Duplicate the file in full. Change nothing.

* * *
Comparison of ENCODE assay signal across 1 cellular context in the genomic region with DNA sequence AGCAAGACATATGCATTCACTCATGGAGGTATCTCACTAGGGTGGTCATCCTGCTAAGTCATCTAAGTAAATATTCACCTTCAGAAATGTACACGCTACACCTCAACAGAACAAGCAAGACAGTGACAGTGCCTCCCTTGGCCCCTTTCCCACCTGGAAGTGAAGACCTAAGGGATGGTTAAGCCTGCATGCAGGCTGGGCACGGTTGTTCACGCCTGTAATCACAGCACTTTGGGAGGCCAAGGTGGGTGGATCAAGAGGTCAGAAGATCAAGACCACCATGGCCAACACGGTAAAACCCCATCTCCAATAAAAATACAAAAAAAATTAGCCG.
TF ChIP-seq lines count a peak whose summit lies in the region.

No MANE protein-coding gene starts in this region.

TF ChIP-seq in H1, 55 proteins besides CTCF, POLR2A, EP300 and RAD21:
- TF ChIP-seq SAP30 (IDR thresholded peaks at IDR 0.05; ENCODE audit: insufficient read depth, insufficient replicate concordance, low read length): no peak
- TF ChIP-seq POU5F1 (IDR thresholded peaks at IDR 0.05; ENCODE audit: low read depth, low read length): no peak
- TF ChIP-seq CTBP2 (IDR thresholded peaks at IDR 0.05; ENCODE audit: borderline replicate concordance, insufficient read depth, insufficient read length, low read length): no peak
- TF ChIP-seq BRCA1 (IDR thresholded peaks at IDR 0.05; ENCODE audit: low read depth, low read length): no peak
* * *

Comparison of ENCODE assay signal across 1 cellular context in the genomic region with DNA sequence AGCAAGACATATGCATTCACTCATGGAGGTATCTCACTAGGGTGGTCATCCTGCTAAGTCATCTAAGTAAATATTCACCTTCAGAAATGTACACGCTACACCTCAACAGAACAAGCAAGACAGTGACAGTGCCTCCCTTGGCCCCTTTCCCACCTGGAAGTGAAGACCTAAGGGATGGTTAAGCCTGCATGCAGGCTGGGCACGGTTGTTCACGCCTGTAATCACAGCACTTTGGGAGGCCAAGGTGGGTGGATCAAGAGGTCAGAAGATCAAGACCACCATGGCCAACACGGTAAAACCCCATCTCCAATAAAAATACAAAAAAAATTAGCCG.
TF ChIP-seq lines count a peak whose summit lies in the region.

No MANE protein-coding gene starts in this region.

TF ChIP-seq in H1, 55 proteins besides CTCF, POLR2A, EP300 and RAD21:
- TF ChIP-seq SAP30 (IDR thresholded peaks at IDR 0.05; ENCODE audit: insufficient read depth, insufficient replicate concordance, low read length): no peak
- TF ChIP-seq POU5F1 (IDR thresholded peaks at IDR 0.05; ENCODE audit: low read depth, low read length): no peak
- TF ChIP-seq CTBP2 (IDR thresholded peaks at IDR 0.05; ENCODE audit: borderline replicate concordance, insufficient read depth, insufficient read length, low read length): no peak
- TF ChIP-seq BRCA1 (IDR thresholded peaks at IDR 0.05; ENCODE audit: low read depth, low read length): no peak